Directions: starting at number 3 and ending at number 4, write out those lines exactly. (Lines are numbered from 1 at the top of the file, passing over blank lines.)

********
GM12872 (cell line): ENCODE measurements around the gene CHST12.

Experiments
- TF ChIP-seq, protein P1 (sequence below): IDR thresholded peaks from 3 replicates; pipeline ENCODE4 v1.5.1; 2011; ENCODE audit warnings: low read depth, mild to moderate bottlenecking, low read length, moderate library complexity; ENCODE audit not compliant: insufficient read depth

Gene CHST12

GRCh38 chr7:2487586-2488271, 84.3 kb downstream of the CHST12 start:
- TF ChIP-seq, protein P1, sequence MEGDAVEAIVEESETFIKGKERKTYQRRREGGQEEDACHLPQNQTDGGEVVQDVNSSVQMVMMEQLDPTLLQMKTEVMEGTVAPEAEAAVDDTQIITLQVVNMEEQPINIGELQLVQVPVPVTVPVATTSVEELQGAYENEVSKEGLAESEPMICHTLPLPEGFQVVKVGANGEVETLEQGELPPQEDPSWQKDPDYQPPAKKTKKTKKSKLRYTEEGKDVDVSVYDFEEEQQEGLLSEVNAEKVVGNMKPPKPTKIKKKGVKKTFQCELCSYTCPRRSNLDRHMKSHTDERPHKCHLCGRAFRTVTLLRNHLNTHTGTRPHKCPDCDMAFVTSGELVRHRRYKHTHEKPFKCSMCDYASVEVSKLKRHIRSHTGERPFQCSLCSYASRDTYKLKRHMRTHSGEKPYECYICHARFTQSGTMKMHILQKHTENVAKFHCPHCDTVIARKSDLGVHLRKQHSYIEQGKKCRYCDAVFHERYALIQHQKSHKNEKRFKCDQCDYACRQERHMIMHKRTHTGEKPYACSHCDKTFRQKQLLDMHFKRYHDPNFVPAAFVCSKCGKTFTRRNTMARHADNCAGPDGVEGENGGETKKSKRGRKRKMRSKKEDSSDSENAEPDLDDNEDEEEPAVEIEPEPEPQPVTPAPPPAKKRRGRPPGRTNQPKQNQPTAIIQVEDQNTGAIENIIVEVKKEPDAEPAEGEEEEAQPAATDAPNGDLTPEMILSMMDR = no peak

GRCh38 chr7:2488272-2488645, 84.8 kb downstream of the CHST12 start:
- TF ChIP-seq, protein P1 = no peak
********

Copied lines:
- TF ChIP-seq, protein P1 (sequence below): IDR thresholded peaks from 3 replicates; pipeline ENCODE4 v1.5.1; 2011; ENCODE audit warnings: low read depth, mild to moderate bottlenecking, low read length, moderate library complexity; ENCODE audit not compliant: insufficient read depth

Gene CHST12